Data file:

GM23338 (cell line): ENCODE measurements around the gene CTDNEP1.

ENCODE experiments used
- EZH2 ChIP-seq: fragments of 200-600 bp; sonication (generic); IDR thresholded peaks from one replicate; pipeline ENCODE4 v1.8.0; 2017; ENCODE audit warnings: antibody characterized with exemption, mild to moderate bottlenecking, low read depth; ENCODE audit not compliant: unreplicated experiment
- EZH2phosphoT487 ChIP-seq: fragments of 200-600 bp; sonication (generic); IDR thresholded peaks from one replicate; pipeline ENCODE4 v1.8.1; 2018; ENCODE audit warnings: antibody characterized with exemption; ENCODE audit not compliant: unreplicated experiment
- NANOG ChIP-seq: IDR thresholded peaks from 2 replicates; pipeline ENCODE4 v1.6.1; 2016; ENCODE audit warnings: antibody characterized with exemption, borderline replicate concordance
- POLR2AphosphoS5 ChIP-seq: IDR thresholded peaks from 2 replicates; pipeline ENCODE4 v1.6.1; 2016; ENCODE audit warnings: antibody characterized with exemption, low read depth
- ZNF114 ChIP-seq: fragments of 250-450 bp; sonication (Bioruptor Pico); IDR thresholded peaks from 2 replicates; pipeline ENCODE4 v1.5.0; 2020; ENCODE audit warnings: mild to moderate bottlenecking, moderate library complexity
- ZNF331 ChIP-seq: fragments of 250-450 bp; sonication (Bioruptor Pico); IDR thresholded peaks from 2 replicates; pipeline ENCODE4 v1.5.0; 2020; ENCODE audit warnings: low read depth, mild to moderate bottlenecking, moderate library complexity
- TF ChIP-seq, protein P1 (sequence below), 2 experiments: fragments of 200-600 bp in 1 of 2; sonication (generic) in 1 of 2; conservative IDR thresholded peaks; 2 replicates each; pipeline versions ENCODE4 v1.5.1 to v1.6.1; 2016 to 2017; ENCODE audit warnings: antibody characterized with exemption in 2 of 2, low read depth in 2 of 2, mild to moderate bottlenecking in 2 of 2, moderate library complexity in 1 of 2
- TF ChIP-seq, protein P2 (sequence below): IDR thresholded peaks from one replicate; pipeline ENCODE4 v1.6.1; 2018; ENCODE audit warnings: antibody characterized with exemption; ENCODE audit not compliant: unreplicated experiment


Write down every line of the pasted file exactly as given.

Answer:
GM23338 (cell line): ENCODE measurements around the gene CTDNEP1.

ENCODE experiments used
- EZH2 ChIP-seq: fragments of 200-600 bp; sonication (generic); IDR thresholded peaks from one replicate; pipeline ENCODE4 v1.8.0; 2017; ENCODE audit warnings: antibody characterized with exemption, mild to moderate bottlenecking, low read depth; ENCODE audit not compliant: unreplicated experiment
- EZH2phosphoT487 ChIP-seq: fragments of 200-600 bp; sonication (generic); IDR thresholded peaks from one replicate; pipeline ENCODE4 v1.8.1; 2018; ENCODE audit warnings: antibody characterized with exemption; ENCODE audit not compliant: unreplicated experiment
- NANOG ChIP-seq: IDR thresholded peaks from 2 replicates; pipeline ENCODE4 v1.6.1; 2016; ENCODE audit warnings: antibody characterized with exemption, borderline replicate concordance
- POLR2AphosphoS5 ChIP-seq: IDR thresholded peaks from 2 replicates; pipeline ENCODE4 v1.6.1; 2016; ENCODE audit warnings: antibody characterized with exemption, low read depth
- ZNF114 ChIP-seq: fragments of 250-450 bp; sonication (Bioruptor Pico); IDR thresholded peaks from 2 replicates; pipeline ENCODE4 v1.5.0; 2020; ENCODE audit warnings: mild to moderate bottlenecking, moderate library complexity
- ZNF331 ChIP-seq: fragments of 250-450 bp; sonication (Bioruptor Pico); IDR thresholded peaks from 2 replicates; pipeline ENCODE4 v1.5.0; 2020; ENCODE audit warnings: low read depth, mild to moderate bottlenecking, moderate library complexity
- TF ChIP-seq, protein P1 (sequence below), 2 experiments: fragments of 200-600 bp in 1 of 2; sonication (generic) in 1 of 2; conservative IDR thresholded peaks; 2 replicates each; pipeline versions ENCODE4 v1.5.1 to v1.6.1; 2016 to 2017; ENCODE audit warnings: antibody characterized with exemption in 2 of 2, low read depth in 2 of 2, mild to moderate bottlenecking in 2 of 2, moderate library complexity in 1 of 2
- TF ChIP-seq, protein P2 (sequence below): IDR thresholded peaks from one replicate; pipeline ENCODE4 v1.6.1; 2018; ENCODE audit warnings: antibody characterized with exemption; ENCODE audit not compliant: unreplicated experiment